Neuromusculoskeletal modeling of the elbow joint in subjects with and without spasticity

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Neuromusculoskeletal modeling of the elbow joint in subjects with and without spasticity

 

Author: Koo, Kwok-keung Terry
Title: Neuromusculoskeletal modeling of the elbow joint in subjects with and without spasticity
Degree: Ph.D.
Year: 2002
Subject: Hong Kong Polytechnic University -- Dissertations
Elbow
Spasticity
Department: Jockey Club Rehabilitation Engineering Centre
Pages: xiv, 206 leaves : ill. ; 30 cm
Language: English
InnoPac Record: http://library.polyu.edu.hk/record=b1627779
URI: http://theses.lib.polyu.edu.hk/handle/200/4919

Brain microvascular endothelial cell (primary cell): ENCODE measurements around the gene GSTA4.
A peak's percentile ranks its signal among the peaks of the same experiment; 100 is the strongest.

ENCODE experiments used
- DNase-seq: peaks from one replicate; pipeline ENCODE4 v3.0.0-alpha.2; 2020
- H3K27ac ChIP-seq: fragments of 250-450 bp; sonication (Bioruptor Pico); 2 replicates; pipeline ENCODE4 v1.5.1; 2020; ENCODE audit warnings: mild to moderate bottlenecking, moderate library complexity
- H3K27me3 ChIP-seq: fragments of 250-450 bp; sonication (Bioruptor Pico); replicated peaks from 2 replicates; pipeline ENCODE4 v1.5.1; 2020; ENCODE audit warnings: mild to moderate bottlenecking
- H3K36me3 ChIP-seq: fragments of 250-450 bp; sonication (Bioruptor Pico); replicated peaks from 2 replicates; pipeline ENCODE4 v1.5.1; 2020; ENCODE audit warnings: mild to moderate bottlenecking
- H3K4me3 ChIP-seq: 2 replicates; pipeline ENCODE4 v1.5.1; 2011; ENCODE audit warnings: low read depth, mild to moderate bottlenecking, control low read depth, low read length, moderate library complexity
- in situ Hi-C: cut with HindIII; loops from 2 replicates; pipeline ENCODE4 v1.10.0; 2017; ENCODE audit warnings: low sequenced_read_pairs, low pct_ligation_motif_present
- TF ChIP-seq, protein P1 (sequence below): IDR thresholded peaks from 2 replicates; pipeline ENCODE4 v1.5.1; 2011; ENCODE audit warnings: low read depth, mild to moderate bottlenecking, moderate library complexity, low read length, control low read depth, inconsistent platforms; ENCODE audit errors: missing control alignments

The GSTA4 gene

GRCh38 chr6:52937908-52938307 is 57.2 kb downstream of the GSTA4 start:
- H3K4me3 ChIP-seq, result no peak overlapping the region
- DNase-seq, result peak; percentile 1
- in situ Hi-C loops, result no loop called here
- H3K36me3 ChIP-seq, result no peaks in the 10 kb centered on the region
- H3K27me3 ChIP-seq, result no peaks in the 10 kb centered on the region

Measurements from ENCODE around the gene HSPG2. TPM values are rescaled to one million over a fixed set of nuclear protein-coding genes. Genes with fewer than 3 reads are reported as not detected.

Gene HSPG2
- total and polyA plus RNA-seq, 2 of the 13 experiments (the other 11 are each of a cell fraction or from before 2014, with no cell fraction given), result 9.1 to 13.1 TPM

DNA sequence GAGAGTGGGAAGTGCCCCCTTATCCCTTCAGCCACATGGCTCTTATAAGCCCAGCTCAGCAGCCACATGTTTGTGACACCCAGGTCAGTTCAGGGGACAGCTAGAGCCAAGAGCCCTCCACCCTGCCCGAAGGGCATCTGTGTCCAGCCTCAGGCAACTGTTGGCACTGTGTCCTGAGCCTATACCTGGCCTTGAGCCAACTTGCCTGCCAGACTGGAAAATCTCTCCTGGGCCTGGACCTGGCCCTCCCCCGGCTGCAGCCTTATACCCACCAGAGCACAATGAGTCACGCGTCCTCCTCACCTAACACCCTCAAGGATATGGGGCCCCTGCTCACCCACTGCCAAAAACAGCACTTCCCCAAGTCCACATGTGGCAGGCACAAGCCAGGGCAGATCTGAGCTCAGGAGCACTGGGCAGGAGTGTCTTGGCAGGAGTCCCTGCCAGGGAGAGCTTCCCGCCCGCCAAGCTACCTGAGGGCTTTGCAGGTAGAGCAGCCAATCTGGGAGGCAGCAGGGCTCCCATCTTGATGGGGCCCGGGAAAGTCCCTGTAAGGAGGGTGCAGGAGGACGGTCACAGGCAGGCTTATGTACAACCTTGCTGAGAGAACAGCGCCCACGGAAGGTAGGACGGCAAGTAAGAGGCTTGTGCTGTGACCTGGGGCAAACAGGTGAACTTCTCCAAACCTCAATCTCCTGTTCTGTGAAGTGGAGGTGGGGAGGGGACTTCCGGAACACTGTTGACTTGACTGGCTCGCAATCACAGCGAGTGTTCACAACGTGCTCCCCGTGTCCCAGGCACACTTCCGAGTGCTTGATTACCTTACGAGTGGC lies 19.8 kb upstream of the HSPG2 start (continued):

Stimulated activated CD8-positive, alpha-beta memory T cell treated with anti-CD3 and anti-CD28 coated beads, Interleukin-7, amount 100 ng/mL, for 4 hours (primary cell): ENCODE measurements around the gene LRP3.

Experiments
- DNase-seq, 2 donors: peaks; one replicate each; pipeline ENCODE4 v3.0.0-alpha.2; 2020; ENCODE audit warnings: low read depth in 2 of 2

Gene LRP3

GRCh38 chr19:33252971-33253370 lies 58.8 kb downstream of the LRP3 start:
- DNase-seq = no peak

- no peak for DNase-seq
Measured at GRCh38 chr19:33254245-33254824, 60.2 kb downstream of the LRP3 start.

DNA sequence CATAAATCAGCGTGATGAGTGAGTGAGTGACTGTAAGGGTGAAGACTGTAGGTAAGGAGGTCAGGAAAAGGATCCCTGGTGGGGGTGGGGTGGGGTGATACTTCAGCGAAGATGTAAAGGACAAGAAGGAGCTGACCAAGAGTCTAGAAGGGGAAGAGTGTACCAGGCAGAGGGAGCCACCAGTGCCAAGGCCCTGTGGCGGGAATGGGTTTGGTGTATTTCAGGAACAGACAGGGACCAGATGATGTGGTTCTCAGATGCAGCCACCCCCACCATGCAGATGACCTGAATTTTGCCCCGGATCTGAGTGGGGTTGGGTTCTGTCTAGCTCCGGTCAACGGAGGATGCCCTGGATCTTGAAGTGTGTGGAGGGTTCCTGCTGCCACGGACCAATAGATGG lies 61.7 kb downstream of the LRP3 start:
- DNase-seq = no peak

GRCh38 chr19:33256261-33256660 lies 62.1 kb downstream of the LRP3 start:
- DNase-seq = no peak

Abstract: Neuromusculoskeletal (NMS) modeling is a valuable tool in orthopaedic biomechanics and motor control research. In this study, three NMS models of the upper extremity were developed, which described three different testing conditions: (1) maximum isometric voluntary flexion/extension (MIVF/E), (2) voluntary elbow flexion/extension (VF/E), and (3) constant angular velocity elbow extension (CAVE) respectively. The MIVF/E model estimated the important musculotendon parameters namely, muscle optimal lengths (1mo), tendon slack lengths (1to), and maximum muscle stresses (σm) of seven prime elbow muscles by fitting the predicted resultant joint torque profile with the experimentally measured one across the range of 0o - 120o. Results indicated that σm of both flexors and extensors were apparently not significantly different from each other and the normal group seemed to have larger σm as compared to the hemiparetic group. It was also noted that both 1mo and 1to found by the MIVFE model were comparable to other cadaver studies reported in the literature. We believed that subject-specific musculotendon parameters could be properly predicted in vivo using the present technique. To evaluate whether it is feasible to incorporate EMG signals with NMS modeling to estimate individual muscle force during dynamic movement, an EMG driven model (i.e. the VF/E model) was developed. It computed the elbow joint trajectories using two different EMG-to-activation processing schemes without involving any trajectory fitting procedures. It seemed that both schemes interpreted the EMG somewhat consistently but their prediction accuracy varied among testing protocols. In general, the VF/E model succeeded in predicting the elbow flexion trajectory in the moderate loading condition but over-drove the flexion trajectory under unloaded condition. The predicted trajectories of the elbow extension in normal subjects were noted to be continuous but the general shape did not fit very well with the measured one. It appears that EMG driven musculoskeletal modeling is a promising approach for noninvasive prediction of individual muscle forces. The CAVE model extended past modeling efforts in the investigation of spasticity by incorporating explicit musculotendon, muscle spindle, and motoneuron pool models to analyze the effects of changes in motoneuron pool and muscle spindle properties as well as muscle mechanical properties on the biomechanical behavior of the elbow joint observed during a constant angular velocity extension perturbation of the elbow joint. We succeeded in getting a set of motoneuronal related parameters (i.e. the motoneuron threshold (Uio) and gain (Gio) for the biceps, brachialis, and brachioradialis) that resulted in a good fit between the measured and predicted reflex torque. These motoneuron thresholds and gains were found to be substantially different between muscles. Based on results of sensitivity analysis, it appeared that spindle static gain and motoneuron threshold were the most sensitive parameters that could augment reflex torque response, followed by motoneuron gain, and spindle dynamic gain. Finally, a detailed analysis on the elbow torque and the associated EMG of five prime elbow muscles generated during maximum isometric voluntary flexion/extension (MIVF/MIVE) at eight different elbow positions was conducted. In patients with hemiparesis, the mean MIVE torque among the eight tested positions was relatively more affected as compared with the mean MIVF torque. A non-uniform distribution of weakness at different joint positions was noted for both MIVF and MIVE. More specifically, during MIVE, extension torques at the more extended positions are relatively more reduced than in normal subjects, whereas during MIVF, flexion torque generation in the most flexed position seemed to be more compromised.

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